Back pain is not reserved for those ready to celebrate their 70th birthday. In fact, I have been suffering from back pain since my childhood years and it has worsened since I hit 21 years old. Today, I am 27 and it is a constant and severe part of my daily life. There are a variety of things that can cause us to experience back pain during our younger years. Some are relatively harmless and very much treatable, but others are more serious, and while treatable, may not be curable. If you are experiencing back pain that will just not go away, or if it is getting worse, do not ignore it. You need to see your doctor and get a proper diagnosis so you can get treatment started so that you can start feeling better.
When is Back Pain Considered an Issue?
Well, this really depends on you. However, most medical professionals agree that if you have pain that lasts at least a month, you should definitely have it looked at. Also, if your pain begins suddenly or is severe or gets progressively worse, it is time to get it looked at. Back pain in young women is something you have to judge and you can never be too safe because some of the causes can be life-threatening. All health care professionals will agree that it is better to be safe than sorry, so if you feel it is time to see your doctor, even if it has been only a few days, then definitely see your doctor. You know your body better than anyone, after all.
Causes of Upper Back Pain
The lower back is the most common site of back pain in young women, but the upper back can be a source of pain, too. Sometimes you may move or twist the wrong way and this can cause pain in this area of the back. This pain can range from mild to severe.
While the upper back is not the most common spot for herniated discs, spinal discs can become herniated in this area and cause pain. I personally experienced all of my discs in this area herniated and eventually rupturing. In my case, the cause was a combination of factors. This discs in this area can also deteriorate.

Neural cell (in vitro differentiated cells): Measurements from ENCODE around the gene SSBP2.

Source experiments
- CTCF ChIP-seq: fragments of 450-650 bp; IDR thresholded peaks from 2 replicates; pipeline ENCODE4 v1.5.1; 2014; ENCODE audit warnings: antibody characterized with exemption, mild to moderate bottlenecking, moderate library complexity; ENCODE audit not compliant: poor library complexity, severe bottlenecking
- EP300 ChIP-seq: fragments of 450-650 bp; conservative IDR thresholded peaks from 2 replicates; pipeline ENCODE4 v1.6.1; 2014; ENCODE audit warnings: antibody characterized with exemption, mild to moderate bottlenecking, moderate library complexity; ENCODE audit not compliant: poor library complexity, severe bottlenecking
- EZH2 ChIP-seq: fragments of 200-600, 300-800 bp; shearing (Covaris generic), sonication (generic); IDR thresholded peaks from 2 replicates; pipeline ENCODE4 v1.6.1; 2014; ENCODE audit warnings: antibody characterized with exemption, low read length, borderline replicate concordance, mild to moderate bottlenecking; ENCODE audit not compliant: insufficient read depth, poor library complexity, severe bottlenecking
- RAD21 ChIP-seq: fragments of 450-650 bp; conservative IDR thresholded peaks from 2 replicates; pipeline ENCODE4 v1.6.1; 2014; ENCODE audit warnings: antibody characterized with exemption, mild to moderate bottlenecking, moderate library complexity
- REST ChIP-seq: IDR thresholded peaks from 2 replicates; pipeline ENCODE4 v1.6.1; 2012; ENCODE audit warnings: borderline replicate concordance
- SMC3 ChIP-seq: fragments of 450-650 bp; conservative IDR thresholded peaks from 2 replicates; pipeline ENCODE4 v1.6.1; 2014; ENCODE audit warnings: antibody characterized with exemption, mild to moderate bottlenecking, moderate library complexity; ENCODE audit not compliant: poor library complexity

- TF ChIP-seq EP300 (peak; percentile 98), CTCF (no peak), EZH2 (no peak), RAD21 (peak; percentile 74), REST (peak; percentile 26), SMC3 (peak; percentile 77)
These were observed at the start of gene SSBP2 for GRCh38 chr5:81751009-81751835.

In the upper back, conditions, such as spondylitis and fibromyalgia may cause pain. Some structural causes of pain that have not been previously mentioned may include muscle spasm, osteomyelitis, Paget's disease of the bone, spinal stenosis, osteoarthritis, osteoporosis, spinal degeneration, spinal fracture and strains and sprains.
In women, multiple myeloma, heart attack, kidney disease and stones and spinal cancer or tumor may cause upper back pain.
Causes of Lower Back Pain
Lower back pain in young women is not uncommon. The wrong movement or twisting wrong can cause pain. If you tend to lead a sedentary lifestyle, you are also at a higher risk for sprains and strains in your lower back which can cause you pain. Women may also experience lower back pain that actually stems from the reproductive organs, known as referred pain.
Structural causes of pain in your lower back may stem from a herniated disc, osteoarthritis, osteoporosis, sciatic nerve damage related to degenerative disc disease or spinal stenosis, spinal stenosis, spondylitis, muscle spasm, osteomyelitis, Paget's disease of the bone, spinal degeneration and spine fracture.
Other possible causes may include fibromyalgia, premenstrual syndrome, pelvic inflammatory disease and uterine prolapse. More life-threatening causes may include multiple myeloma, spinal cancer or tumor or kidney disease or stones.